By Ann Gadzikowski, CTD Early Childhood Coordinator
"Computer science is well-suited for early childhood education as it offers a learning environment where young children can ‘play to learn while learning to play." – Marina Umaschi Bers, Tufts University, 2014
When it comes to technology and young children, parents and educators may feel they are caught between a rock and a hard place. On the one hand, most children are eager to learn about computer science topics and most adults recognize the need to prepare children for a technologically sophisticated future. On the other hand, concerns about the harmful effects of screen time are growing as new research demonstrates children are spending more time with devices each day and less time engaging in traditional methods of play and learning, such as building with blocks or reading a book.
Fortunately, the foundational concepts of computer science can be taught with a balanced variety of both virtual and tangible tools, by using apps and devices to introduce core concepts such as patterns and sequencing while limiting screen time to short lessons. The curriculum for CTD’s Leapfrog Coding Constructions courses provides a variety of collaborative and creative construction projects that invite young students to expand upon what they learned on the screen and bring those ideas into the real world using blocks, clay, LEGO bricks, cardboard, and other three-dimensional tangible tools. When children are challenged to take what they learned in one domain and represent those concepts in another domain using new tools and language, their work becomes more complex, detailed, and creative.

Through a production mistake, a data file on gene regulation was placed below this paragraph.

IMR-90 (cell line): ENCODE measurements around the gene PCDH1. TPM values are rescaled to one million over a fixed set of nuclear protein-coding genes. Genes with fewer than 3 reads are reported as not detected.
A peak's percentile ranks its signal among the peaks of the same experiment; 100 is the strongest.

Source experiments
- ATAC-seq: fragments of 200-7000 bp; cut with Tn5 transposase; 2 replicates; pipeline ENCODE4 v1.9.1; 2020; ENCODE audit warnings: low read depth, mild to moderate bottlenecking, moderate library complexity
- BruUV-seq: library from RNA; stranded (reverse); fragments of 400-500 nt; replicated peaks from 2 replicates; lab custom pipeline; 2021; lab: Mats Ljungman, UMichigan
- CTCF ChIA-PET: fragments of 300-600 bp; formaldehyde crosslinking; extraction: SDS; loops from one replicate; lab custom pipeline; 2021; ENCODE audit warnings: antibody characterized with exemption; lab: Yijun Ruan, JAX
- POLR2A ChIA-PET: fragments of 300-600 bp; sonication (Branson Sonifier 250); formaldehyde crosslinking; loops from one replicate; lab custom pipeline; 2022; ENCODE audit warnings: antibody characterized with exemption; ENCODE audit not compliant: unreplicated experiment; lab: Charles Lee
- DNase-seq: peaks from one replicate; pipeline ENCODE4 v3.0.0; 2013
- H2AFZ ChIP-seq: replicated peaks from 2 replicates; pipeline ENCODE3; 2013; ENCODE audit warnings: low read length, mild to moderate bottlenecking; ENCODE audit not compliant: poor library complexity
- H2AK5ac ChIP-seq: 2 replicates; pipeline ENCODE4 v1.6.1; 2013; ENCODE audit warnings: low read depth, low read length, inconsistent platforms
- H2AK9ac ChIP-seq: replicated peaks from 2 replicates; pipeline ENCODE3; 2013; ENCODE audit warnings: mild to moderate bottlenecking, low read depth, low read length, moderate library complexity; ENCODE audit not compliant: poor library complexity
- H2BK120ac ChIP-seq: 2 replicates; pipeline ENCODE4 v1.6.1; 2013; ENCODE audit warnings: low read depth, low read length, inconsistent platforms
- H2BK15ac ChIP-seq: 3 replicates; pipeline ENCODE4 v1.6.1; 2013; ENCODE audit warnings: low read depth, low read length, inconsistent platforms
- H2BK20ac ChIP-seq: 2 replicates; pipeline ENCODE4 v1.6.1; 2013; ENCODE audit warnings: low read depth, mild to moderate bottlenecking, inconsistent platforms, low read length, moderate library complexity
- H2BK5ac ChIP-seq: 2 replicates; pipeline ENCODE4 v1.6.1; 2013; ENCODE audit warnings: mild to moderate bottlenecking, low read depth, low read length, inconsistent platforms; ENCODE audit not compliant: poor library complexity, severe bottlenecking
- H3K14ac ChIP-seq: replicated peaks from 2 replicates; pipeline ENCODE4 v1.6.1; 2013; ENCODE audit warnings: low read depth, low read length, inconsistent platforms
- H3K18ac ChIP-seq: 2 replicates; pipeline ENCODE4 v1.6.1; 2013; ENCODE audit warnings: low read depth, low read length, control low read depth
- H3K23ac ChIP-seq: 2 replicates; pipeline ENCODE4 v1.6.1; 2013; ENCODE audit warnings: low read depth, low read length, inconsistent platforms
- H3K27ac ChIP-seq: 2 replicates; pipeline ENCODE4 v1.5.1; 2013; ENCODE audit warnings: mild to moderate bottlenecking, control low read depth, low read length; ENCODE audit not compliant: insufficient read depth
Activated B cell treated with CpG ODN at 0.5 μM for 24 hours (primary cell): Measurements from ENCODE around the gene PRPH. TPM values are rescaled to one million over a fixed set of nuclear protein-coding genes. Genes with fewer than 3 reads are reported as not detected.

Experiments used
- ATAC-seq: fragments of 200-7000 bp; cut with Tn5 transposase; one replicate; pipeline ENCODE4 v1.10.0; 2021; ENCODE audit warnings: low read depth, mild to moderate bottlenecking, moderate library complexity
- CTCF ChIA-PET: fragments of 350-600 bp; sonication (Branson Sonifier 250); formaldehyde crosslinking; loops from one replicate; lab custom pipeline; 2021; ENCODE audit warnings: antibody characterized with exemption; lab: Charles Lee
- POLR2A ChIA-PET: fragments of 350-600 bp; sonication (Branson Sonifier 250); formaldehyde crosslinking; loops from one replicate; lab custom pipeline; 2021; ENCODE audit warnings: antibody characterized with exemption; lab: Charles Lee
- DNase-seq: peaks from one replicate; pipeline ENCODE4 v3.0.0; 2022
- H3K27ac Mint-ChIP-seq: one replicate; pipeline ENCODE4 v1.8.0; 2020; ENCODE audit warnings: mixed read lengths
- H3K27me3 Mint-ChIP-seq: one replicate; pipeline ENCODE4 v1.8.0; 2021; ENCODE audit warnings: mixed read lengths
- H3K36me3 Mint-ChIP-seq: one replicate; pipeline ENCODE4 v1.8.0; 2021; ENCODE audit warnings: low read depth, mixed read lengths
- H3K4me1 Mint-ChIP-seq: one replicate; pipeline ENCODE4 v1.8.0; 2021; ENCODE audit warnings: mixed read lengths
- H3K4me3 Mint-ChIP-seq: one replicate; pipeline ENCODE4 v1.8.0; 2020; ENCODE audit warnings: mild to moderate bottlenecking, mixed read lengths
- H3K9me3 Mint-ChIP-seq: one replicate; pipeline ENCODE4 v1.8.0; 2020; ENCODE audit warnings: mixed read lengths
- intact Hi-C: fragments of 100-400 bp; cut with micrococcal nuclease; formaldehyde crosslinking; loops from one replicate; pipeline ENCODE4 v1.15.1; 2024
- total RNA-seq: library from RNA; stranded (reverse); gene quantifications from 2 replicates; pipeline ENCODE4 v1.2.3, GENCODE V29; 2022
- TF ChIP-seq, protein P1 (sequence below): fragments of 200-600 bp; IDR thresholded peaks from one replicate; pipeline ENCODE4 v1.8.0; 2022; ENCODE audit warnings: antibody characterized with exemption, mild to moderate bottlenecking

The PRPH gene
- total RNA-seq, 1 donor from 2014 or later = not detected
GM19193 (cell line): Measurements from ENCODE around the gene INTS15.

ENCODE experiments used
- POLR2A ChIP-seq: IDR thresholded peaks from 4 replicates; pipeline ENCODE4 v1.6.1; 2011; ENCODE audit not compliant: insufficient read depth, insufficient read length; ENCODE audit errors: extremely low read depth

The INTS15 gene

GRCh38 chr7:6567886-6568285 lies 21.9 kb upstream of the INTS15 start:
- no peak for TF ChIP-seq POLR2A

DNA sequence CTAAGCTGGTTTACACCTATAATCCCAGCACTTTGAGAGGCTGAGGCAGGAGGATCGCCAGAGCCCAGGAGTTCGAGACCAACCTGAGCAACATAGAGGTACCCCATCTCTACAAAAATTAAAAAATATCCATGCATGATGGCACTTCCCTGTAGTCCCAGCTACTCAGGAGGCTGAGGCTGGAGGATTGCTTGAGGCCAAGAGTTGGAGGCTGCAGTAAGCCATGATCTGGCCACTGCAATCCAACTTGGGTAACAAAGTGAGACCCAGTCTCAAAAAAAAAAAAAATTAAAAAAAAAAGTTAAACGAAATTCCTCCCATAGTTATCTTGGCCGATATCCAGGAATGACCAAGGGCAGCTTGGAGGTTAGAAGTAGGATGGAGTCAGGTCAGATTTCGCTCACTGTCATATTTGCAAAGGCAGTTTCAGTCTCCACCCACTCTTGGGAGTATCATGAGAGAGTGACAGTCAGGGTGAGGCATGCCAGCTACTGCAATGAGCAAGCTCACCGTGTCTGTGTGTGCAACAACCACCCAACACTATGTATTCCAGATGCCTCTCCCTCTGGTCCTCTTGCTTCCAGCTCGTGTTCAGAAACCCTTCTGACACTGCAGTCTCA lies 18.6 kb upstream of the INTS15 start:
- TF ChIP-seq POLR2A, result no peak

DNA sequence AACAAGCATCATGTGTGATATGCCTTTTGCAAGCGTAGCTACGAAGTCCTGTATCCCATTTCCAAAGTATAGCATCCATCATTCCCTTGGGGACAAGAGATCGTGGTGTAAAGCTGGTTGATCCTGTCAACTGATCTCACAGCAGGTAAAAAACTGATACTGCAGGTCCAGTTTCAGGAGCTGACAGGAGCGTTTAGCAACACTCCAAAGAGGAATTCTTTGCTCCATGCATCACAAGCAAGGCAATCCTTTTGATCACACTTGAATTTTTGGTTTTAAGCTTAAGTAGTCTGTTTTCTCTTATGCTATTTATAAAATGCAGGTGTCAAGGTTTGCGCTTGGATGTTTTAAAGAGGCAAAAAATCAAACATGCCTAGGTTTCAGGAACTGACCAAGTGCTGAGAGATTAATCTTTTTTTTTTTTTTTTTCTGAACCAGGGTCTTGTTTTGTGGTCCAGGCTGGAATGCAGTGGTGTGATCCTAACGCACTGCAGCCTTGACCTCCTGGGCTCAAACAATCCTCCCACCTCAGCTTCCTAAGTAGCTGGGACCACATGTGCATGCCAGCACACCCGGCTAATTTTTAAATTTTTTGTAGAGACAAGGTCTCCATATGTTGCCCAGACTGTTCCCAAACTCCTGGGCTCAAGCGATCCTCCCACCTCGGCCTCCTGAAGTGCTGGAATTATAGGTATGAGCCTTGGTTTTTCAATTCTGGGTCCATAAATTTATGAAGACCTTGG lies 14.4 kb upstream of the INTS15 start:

The varied instructional methods employed in the Leapfrog Coding Constructions courses are informed by the constructionist framework developed by Seymour Papert at the Massachusetts Institute of Technology. Papert’s groundbreaking work emphasizes children’s active engagement in knowledge building through the construction of physical objects.
In the summer of 2016, a team of Northwestern University researchers studied the Leapfrog coding courses and the results demonstrated the success of a constructionist approach that incorporates both virtual and tangible learning tools. To learn more about the study and research on coding in the classroom, check out the resources below!